How did your interests in the environment and social justice develop?
I grew up in Heathmont, near Ringwood. Like thousands of others, my folks had moved out from the city in the early sixties and built out on what was then the urban fringe. It was gorgeous hilly country, mostly open forest of silver leaf stringybark, pasture, orchards and pine forests, and I saw all that disappear by the time I was about 15. I was puzzled and then traumatised that no one seemed to appreciate what was there and what was being lost as the remnant bush was all cleared for lawn and neat gardens and sprawl. That lead me to try and figure out the plants, and the more I learnt the more important these forests became to me.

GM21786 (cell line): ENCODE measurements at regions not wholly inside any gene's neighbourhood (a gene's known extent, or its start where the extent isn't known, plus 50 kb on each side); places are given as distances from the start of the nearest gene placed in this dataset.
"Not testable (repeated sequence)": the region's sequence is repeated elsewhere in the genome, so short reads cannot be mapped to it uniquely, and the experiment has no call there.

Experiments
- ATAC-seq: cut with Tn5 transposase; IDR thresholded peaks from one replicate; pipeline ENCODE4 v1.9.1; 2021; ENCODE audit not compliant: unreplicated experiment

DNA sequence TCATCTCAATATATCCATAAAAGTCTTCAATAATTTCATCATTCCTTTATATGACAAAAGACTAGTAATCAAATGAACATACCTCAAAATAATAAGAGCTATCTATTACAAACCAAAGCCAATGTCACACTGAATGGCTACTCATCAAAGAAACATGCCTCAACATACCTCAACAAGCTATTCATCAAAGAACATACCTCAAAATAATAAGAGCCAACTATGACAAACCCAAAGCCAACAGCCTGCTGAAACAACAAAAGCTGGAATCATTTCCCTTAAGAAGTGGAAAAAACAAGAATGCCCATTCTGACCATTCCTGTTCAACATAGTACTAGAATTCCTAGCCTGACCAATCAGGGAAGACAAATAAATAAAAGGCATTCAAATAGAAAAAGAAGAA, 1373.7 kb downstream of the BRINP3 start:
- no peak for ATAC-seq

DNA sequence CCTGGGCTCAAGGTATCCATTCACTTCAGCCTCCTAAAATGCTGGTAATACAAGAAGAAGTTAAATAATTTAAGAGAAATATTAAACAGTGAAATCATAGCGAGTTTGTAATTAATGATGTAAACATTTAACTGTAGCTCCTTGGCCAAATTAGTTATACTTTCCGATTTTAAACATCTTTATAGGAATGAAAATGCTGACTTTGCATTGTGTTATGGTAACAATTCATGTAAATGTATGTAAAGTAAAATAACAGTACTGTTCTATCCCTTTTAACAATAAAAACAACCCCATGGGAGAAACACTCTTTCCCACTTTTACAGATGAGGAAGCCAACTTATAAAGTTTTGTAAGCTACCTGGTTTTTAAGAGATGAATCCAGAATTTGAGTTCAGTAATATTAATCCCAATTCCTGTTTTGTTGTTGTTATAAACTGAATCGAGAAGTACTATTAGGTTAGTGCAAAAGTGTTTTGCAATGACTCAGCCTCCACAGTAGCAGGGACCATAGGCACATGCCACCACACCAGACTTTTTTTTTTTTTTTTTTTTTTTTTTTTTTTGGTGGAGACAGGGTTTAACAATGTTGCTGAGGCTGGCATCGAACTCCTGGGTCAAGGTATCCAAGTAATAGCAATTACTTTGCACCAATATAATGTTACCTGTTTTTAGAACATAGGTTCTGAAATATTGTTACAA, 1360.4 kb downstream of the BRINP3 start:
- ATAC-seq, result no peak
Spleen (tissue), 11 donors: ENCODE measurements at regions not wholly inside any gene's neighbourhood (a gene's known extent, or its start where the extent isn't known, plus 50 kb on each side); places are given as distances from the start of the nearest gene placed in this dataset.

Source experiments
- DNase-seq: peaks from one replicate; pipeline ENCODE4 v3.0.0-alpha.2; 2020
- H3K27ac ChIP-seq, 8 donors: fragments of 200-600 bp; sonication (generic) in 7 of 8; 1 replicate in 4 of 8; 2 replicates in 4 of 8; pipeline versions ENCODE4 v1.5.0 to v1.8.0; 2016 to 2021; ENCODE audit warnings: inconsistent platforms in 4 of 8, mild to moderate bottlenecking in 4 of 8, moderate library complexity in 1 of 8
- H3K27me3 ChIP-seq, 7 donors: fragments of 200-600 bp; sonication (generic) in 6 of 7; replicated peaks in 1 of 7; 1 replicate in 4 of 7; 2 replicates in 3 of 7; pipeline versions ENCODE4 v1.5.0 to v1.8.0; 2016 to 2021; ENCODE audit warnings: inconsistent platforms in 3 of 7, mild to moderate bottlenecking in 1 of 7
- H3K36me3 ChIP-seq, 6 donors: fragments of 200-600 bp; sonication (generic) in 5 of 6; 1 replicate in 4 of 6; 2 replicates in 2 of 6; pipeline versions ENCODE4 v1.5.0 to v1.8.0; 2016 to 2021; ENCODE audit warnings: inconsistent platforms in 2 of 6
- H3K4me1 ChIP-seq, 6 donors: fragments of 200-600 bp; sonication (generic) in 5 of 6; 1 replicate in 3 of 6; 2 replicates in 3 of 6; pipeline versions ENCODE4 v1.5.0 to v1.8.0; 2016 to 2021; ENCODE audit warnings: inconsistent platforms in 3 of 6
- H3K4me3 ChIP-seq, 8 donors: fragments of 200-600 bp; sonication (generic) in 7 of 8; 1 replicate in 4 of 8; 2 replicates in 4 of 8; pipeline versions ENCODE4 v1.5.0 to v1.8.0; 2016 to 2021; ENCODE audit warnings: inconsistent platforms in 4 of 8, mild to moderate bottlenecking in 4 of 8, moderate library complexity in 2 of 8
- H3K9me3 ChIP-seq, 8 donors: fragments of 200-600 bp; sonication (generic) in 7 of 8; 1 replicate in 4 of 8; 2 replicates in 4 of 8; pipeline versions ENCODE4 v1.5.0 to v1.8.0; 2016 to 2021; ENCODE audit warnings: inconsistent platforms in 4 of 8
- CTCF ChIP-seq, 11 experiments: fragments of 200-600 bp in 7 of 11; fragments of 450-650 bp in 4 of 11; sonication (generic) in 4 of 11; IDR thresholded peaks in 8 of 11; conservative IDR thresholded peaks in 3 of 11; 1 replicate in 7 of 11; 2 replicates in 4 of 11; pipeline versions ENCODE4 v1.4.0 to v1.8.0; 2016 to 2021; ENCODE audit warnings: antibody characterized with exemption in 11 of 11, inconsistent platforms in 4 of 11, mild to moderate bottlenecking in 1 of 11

I was lucky enough to find friends who were into bushwalking and we had wonderful adventures which allowed me to see a lot of beautiful places and a lot of logging coupes. And it kind of went from there. I got involved in left politics, then student activism, then spiritual paths, and then had strong involvement with indigenous communities, here and in North America.
What are your major interests in the environment?
I work on lots of campaigns, but what it all really comes down to, for me, is how we chose to live. Mindfullness, respect and gratitude are the foundations of my spiritual practise, and I think once you try and cultivate any of these as principles to live by, it automatically calls you to engage in the world. I suppose in many ways I started as a forest activist, but I don’t really have a single issue that is most important to me, I often feel compelled to step into issues where I see a gap in activity, rather than out of a desire to work on a specific issue.